And this kind of worked okay for the military applications of cryptography, where you have a spy, and maybe before you send them off to a mission you give them a code book that they would use to communicate with the home base. But it doesn’t really work with the modern economic applications of cryptography.

So I don’t know about you, but, you know, I’m a Gmail user and I rely on encrypted communication between me and the Google servers to look at my email securely. But I’ve never actually paid a visit to Google headquarters to exchange with them a private key. And if every user of Google had to physically exchange a key with the Google service, the modern internet would not exist.

So in public key cryptography, two parties can communicate over an unsecured channel and exchange confidential information by basically having one party, let’s say the receiver, send their public key to the sender. And then the sender can use that public key to encrypt their message, send it over the unsecured channel. And the receiver can use their secret key to decrypt it.

Point being that, yes, people could be listening on this channel and they could all learn the public key — but the public key can only be used for encryption. It cannot be used for decryption.

**LEVIN:** It does make me wonder, though — all of that’s quite amazing. That’s such tremendous progress. We exchanged Gmails today and I feel pretty confident nobody read our Gmails, not least because they weren’t that interesting, right? “I’ll see you there then,” you know, “I’m running late,” whatever. But are there theoretical limits to cryptography? And can things truly be unconditionally secure?

**BARAK:** So there are two answers to this question.

First of all, yes, it is known that public key cryptography can never be unconditionally secure in the sense that it could always be broken by basically trying all possible keys. But trying all possible keys is an effort that scales exponentially with the key size. So, at very moderate key sizes, that already requires, say, spending more cycles than there are atoms in the observable universe, or similarly astronomical quantities, which you are probably more familiar than me. So that’s not really a barrier.

So, theoretically, we could have a mathematical theorem that tells us that this cryptosystem cannot be broken by any attacker that would spend less than, say, a number of operations that scales like 2* ^{n}*, where

*n*is the length of the key.

We don’t have a theorem like that. And the reason is that such a theorem would in particular also imply that P is different from NP, which is a major unsolved problem that we haven’t been able to solve. So at the moment, we have to settle for conditional proofs of security that are conditional based on certain conjectures.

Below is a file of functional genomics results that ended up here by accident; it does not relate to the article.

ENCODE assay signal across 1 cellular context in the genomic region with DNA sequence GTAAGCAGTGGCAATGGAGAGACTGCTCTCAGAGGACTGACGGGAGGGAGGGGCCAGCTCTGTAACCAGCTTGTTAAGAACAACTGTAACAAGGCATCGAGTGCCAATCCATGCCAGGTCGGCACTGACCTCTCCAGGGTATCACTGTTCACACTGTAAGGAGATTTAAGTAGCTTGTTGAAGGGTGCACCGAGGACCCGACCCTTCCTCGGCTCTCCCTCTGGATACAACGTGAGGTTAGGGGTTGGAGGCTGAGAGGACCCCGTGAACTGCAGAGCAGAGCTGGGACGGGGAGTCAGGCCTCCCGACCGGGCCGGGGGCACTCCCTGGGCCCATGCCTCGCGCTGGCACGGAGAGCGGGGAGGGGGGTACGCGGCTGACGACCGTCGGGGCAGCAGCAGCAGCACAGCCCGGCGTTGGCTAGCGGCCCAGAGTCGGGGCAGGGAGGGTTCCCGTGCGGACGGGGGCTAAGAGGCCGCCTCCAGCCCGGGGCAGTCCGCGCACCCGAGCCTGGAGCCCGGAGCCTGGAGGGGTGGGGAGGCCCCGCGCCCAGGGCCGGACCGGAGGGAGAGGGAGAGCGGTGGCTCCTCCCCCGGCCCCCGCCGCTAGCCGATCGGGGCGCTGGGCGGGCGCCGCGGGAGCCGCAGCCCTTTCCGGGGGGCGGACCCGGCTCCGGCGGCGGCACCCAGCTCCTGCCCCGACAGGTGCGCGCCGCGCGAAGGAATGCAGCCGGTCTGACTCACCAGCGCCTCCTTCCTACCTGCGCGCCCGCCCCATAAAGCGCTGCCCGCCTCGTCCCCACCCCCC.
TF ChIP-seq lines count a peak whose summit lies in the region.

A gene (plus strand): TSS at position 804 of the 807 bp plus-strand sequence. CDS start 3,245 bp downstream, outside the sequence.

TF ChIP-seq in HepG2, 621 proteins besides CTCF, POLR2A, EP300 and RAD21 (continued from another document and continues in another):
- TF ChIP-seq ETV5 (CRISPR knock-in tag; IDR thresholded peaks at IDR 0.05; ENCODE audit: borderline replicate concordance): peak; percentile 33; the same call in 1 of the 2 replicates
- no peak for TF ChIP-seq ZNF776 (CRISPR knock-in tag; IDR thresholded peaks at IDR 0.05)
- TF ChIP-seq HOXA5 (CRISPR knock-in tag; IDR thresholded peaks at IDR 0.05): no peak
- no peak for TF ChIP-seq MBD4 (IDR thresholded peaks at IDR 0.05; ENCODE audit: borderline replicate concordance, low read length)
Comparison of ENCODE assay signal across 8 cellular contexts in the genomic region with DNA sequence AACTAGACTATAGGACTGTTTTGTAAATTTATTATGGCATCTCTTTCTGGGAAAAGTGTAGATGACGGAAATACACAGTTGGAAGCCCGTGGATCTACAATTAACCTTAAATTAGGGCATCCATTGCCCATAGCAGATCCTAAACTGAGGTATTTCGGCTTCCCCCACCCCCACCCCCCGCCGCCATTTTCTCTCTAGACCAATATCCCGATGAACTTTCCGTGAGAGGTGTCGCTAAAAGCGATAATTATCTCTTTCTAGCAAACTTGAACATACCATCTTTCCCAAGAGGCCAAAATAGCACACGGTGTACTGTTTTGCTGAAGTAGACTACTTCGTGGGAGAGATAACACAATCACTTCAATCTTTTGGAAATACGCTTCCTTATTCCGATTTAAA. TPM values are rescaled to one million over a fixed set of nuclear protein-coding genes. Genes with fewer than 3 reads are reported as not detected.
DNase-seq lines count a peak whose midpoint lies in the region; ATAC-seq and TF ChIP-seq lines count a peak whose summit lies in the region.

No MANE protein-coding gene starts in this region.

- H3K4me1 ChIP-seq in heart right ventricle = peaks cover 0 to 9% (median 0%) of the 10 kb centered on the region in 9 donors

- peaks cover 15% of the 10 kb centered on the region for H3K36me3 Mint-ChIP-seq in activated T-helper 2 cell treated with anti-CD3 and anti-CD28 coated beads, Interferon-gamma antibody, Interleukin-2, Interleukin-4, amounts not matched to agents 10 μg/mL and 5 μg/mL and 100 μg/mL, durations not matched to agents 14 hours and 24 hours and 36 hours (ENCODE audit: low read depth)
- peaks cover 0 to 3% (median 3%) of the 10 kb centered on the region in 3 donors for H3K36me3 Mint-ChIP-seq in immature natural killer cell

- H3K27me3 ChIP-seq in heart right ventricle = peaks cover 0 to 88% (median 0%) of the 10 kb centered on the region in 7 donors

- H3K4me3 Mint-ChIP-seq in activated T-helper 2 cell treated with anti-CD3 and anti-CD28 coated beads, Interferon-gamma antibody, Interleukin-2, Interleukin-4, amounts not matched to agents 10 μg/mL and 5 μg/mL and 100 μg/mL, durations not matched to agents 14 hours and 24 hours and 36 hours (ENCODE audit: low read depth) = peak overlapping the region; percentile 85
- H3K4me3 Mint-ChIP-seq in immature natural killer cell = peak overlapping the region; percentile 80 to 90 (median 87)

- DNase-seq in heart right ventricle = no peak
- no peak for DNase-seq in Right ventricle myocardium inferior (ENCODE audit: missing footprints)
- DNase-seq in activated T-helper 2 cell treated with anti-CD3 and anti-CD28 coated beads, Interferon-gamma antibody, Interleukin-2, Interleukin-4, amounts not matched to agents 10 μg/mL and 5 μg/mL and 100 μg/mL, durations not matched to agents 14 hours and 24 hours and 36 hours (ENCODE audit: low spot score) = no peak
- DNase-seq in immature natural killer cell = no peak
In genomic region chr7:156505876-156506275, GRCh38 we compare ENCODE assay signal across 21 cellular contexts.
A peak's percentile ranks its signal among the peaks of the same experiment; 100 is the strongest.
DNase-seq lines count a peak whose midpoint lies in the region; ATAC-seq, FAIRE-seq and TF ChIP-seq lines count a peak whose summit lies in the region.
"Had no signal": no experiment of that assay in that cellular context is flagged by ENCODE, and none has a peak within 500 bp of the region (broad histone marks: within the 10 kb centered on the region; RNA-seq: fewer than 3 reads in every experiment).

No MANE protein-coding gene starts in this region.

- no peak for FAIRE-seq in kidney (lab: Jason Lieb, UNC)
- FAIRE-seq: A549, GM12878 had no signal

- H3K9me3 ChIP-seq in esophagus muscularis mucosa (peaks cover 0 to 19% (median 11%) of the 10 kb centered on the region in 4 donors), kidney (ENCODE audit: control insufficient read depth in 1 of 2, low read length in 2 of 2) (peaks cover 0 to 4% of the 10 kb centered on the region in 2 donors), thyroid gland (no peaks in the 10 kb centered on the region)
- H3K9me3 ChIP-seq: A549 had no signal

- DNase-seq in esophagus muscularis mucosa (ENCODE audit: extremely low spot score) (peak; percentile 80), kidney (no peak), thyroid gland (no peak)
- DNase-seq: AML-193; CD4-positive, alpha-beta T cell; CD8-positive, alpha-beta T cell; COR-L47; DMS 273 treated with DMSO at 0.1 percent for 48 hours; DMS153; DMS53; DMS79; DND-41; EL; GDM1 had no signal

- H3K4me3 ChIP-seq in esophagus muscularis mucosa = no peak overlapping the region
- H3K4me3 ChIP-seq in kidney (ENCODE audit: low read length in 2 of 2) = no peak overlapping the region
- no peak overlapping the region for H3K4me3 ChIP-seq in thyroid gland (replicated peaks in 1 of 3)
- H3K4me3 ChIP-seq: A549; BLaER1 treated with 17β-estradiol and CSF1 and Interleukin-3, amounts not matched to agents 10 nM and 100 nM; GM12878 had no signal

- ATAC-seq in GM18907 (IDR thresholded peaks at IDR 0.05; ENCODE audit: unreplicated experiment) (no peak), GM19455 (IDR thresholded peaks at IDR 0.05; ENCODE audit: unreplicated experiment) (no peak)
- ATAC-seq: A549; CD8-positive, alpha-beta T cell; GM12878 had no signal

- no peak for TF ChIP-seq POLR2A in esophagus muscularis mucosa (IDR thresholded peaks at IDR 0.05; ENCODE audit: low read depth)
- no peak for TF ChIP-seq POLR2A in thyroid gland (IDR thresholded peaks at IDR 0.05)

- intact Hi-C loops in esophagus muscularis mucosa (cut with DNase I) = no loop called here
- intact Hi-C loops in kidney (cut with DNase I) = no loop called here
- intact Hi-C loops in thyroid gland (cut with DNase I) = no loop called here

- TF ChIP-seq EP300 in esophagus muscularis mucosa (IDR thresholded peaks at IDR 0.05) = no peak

**LEVIN:** Now, there’s also twists on this whole idea. Sometimes I don’t want to completely obscure everything that’s going on. Sometimes I want to let you know I know something. But I don’t necessarily want to reveal all, right? I believe these are known as zero-knowledge proofs. Can you expand on that? Explain to me why sometimes I want you to know I know, I want to prove to you that I know. I don’t want you to just take my word for it without revealing the information I’m protecting.

**BARAK:** Sure. Actually, let me give you an example in the context of nuclear disarmament. You know, you have these, say Russia and the U.S., both have a huge stockpile of nuclear warheads, far more than necessary to destroy, you know, major parts of the world several times over. It’s very expensive. It’s actually in both countries’ interest to reduce this stockpile — and it’s also in the interest, obviously, of world safety, because the less warheads out there, the less likely that we would have like a completely devastating nuclear war.

But part of the problem is that this is an equilibrium, and it’s hard to agree on reducing the stockpiles. Another part is, how do you verify that the other side really did, say, destroy the warheads? One solution to that is simple. You know, say, for example, the Russians declare we are going to destroy these hundred warheads.

They invite American inspectors to come to the warehouse where the warheads are stored and take a look at them, examine them, and then they go into whatever machine that destroys all of these things. That is great — except that the design of a nuclear warhead is one of the most classified secrets that the country has. And the Russians have no intention of letting American inspectors anywhere near opening up the warhead and examining it.

So then it becomes a question of, say, I have a barrel. Can I prove to you that there is a nuclear warhead inside the barrel without giving you any details of the exact design of this warhead?

And this is the type of question that zero-knowledge proofs are designed to address. So, you want to, say, prove that something satisfies a certain predicate. So, for example, this barrel contains a nuclear warhead, or maybe this number is a composite number, or it’s a composite number where one of the moduli has the last digit of 7.

So, you have a certain object, and you want to prove that it satisfies a certain predicate without giving away the information such as the design of the warhead or the factorization of the number that really proves why the object satisfies this predicate.